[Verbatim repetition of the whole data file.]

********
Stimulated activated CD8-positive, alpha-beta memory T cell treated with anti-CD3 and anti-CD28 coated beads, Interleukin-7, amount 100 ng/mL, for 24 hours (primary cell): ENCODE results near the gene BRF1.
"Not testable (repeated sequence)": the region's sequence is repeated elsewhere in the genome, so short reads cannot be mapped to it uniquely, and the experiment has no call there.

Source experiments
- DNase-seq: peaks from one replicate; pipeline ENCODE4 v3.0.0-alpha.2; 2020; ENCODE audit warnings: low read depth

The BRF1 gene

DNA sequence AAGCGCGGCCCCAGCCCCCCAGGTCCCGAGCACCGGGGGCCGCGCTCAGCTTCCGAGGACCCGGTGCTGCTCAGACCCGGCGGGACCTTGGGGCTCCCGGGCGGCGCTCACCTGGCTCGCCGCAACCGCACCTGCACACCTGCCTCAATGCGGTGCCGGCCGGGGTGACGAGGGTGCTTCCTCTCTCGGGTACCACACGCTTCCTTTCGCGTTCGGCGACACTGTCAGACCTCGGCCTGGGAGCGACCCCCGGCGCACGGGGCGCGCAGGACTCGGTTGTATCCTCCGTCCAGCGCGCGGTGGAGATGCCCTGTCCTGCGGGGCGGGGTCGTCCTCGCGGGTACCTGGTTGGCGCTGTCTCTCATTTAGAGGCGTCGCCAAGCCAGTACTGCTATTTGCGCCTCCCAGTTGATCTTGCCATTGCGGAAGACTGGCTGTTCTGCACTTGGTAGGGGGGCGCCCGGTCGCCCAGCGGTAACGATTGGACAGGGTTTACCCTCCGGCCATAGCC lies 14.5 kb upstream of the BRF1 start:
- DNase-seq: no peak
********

Stimulated activated CD8-positive, alpha-beta memory T cell treated with anti-CD3 and anti-CD28 coated beads, Interleukin-7, amount 100 ng/mL, for 24 hours (primary cell): ENCODE results near the gene BRF1.
"Not testable (repeated sequence)": the region's sequence is repeated elsewhere in the genome, so short reads cannot be mapped to it uniquely, and the experiment has no call there.

Source experiments
- DNase-seq: peaks from one replicate; pipeline ENCODE4 v3.0.0-alpha.2; 2020; ENCODE audit warnings: low read depth

The BRF1 gene

DNA sequence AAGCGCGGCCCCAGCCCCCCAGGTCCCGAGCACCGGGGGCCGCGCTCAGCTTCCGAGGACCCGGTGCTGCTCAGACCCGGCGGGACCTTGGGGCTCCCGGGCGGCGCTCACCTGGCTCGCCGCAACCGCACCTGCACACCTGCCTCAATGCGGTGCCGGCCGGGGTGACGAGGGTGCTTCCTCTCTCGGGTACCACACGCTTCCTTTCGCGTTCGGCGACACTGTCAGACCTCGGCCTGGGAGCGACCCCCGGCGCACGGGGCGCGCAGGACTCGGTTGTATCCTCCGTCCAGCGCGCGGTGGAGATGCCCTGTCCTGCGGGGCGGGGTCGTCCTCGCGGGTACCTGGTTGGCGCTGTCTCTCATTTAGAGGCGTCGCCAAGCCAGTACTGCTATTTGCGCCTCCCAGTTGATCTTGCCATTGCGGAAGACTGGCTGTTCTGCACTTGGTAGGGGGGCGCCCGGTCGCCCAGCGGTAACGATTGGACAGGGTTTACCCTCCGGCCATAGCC lies 14.5 kb upstream of the BRF1 start:
- DNase-seq: no peak